Next race was the Kerin. We had a practice go at it, and I knew I would have to save my strength – so as the derny pulled off I didn’t put all of my effort into it. Knowing I would need it later.

Then it was the Elimination or Devil Takes The Hindmost. It was to be a rider out every lap until the last three. As soon as the whistle went, I found myself out the back. Holding the last wheel, I was able to move up in the back straight and around the top corner. Making sure I was in easily. Then I did it again. And again. And just held on so four were out. I was in the last three and really struggling. As we came to the top corner they pulled away, not a lot, but enough that they were well clear. Again it was a hell of a learning curve. And I was over the moon to have been placed!

Kerin proper was next. Only five of us lined up, and as the derny pulled off I was getting dropped. I finished the race wondering if my legs had it in them for the points race!

I lined up for the points race with very heavy legs, hung grimly on for a few laps before getting shelled out the back like I was shot. Not entirely sure how I managed to stop! 

I had already heard rumours there was another race; so made the most of resting for a bit then turning the pedals around for a few laps before Alex attempted to teach me how to track stand which kept ending in me laughing madly and him even cracking a smile. 

Unfortunately I’m not very good, and kept giggling. I get the basics of it and understand how, but it’s obviously something that takes practice! 

I lined up with Jo Smith, Keira McVitty and one other. All experienced top class riders and way out of my league! So when the whistle went we ambled around to the section of the track we had to stop in. I rode slower and slower, getting teased by the judge who told me to keep going, and eventually rolled past Keira and gave up just upsides Jo…. who promptly over balanced behind me and followed me out. Then they blew the whistle…

Picture courtesy of Phil Booth 

I cannot thank Alex enough, letting me borrow his track bike, setting it up, keeping me laughing even when I was completely knackered and trying very hard to put up with teaching me to track stand. You, my lovely, are a superstar. A proper mate as well. Much appreciated and rather humbled.

Phil, you’re a diamond too. You’re encouragement is exactly what I needed – especially when I wasn’t sure about riding it at all.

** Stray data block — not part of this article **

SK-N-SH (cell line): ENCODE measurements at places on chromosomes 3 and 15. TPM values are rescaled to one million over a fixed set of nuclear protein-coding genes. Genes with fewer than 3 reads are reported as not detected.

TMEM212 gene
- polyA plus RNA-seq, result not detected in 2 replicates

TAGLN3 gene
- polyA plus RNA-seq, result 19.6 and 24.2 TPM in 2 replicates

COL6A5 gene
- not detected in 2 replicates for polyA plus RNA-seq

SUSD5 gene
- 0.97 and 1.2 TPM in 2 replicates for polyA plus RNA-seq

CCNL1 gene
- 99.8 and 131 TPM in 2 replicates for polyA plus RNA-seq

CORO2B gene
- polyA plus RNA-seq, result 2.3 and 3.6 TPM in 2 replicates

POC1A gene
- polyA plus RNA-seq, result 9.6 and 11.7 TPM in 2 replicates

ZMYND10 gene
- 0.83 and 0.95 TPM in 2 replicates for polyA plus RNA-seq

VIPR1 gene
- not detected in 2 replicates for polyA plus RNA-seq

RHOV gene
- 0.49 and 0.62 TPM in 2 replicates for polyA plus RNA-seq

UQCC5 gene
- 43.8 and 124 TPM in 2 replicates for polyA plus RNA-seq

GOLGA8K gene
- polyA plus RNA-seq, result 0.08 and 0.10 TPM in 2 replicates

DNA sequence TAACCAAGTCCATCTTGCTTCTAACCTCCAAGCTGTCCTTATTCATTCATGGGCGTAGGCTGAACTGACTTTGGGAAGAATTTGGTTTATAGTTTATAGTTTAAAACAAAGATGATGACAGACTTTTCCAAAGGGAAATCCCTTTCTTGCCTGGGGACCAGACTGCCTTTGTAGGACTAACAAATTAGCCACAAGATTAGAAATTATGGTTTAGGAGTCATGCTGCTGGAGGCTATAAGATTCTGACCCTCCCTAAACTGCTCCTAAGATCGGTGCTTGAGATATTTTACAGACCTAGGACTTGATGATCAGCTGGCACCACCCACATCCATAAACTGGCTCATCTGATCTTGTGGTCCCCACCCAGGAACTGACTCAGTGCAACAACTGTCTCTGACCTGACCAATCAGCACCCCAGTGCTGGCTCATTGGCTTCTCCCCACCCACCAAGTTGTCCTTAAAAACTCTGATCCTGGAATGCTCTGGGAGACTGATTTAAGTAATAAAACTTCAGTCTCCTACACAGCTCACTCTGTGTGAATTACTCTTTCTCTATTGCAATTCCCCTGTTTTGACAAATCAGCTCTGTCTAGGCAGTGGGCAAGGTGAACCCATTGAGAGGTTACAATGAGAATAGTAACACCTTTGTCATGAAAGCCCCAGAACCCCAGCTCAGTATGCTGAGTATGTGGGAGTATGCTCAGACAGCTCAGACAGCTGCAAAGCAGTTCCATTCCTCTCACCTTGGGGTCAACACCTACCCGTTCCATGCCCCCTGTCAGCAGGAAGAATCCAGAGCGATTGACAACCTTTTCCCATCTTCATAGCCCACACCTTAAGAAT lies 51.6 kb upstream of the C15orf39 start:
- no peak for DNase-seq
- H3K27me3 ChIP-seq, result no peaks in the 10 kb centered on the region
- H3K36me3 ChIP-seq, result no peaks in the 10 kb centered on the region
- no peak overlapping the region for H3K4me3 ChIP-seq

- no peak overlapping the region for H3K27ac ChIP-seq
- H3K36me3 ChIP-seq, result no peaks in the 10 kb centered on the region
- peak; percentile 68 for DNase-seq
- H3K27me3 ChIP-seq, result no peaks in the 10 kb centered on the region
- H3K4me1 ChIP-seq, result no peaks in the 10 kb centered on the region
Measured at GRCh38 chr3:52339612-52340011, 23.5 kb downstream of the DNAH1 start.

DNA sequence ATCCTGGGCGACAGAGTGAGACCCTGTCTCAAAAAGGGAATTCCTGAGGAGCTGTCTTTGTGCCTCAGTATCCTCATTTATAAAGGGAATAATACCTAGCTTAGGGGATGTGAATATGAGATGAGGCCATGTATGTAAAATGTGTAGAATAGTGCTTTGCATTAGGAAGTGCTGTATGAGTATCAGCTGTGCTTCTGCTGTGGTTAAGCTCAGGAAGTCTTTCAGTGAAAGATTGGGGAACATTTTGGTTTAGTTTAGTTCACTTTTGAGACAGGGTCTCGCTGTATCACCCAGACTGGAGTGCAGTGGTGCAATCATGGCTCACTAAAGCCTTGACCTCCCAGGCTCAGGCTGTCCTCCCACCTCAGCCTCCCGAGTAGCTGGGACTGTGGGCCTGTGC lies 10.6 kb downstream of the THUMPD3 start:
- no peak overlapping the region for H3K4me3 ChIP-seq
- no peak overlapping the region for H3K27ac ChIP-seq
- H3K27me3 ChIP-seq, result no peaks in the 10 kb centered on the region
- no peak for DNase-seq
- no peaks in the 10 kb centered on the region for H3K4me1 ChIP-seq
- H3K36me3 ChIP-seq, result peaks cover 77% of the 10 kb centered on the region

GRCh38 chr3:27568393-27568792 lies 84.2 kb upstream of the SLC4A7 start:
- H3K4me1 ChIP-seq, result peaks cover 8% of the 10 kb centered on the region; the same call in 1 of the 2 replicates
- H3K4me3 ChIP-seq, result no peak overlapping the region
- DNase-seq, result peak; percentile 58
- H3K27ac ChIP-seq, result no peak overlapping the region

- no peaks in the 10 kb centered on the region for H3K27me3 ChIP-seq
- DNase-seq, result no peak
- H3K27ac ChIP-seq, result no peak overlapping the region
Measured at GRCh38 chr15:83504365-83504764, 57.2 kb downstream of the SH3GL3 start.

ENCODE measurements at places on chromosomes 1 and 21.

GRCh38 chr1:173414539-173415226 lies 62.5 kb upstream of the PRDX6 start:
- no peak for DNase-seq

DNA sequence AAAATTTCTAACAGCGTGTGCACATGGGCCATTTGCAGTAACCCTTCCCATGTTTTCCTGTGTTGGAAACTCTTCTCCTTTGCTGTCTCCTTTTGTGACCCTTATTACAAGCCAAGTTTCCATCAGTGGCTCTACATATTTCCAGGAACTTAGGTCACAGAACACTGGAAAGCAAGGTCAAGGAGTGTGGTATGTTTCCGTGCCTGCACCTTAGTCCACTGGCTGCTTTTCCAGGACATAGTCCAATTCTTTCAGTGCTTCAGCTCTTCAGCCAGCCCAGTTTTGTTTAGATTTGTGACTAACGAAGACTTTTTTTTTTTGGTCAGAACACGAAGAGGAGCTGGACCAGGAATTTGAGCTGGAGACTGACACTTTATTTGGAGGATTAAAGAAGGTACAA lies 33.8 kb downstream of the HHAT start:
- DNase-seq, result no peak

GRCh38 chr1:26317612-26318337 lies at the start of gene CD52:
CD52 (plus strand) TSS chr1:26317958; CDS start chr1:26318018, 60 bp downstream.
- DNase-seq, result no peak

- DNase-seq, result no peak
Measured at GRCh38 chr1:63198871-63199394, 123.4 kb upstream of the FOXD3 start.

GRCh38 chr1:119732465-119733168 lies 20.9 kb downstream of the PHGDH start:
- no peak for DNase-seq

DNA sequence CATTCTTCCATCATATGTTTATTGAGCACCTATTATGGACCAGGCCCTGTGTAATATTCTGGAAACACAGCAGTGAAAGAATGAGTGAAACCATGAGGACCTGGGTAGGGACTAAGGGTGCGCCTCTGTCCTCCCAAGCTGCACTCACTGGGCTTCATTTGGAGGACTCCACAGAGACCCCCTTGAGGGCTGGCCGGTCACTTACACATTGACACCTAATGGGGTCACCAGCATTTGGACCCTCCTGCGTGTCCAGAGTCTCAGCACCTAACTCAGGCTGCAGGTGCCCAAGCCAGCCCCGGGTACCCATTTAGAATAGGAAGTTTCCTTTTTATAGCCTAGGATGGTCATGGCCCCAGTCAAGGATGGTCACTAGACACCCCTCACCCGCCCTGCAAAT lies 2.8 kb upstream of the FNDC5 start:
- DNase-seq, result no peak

Medway Velo has been so supportive and I hope I did them proud today. Huge thanks to Jo and Rob for being supportive too.

Here’s to grasstrack next weekend where I will be with the best group of people I’ve met!


Aim For the Stars

EDITED TO INCLUDE THE FOLLOWING: Sally is lending me a road bike and I can use her rollers. Rob has a turbo I can borrow for a while. This is what friends are for. Also thanks to Phil, Alex, Steve and Tom #mycrew #thisiswhatfriendsarefor #MedwayMassive

@swordpanda has also offered to help me out with a training plan when I’ve healed after dental surgery. 

Well. Not quite the stars. I mean I have an ice gel pack currently resting across my face after dental surgery yesterday so I can’t exactly do much. Walking in a straight line would be a bonus. But I need something to aim at.

You know I don’t have any of the following; road bike, turbo, rollers, hr monitor, power meter or any idea of how to go about training. But I do have a great bunch of friends at Medway Velo who have helped me out no end.

Having Paris Roubaix Challenge to aim at was hard and I’d had no specific training other than increasing the miles. But with everything going a bit wrong at the moment, I need to aim at something.

Despite ‘my’ road bike being requested back at work, a few days after breaking a spoke on the loaned wheels and less than a week after getting hit by a pedestrian and a car, I’m trying very hard to look forward. I can’t ride a bike/ do much for a week and having a mouthful of blood isn’t really conducive to doing much. 

So I’ve entered the Green Arrow grasstrack on the 14th August. It’s not the biggest event ever but it is one that I didn’t think I’d be able to do.

Ride London Expo is next week, Thursday and Friday with my employer Sigma Sport and Saturday and Sunday with Conti UK. Not much chance for riding a bike anyway! 

I know I’m not very good, that I don’t know anything much about training or fixing bikes. Does it really matter? Are you brave or bonkers enough to have a go?

I’ll always try. I always want to learn, even if no one wants to teach me or help me out, I’ll be doing the best I can.
Having been underestimated by so many for so long, I’m truly grateful for those that are now my friends, the willingness to put a bit of belief and support behind me. 


Grass Track with Medway VC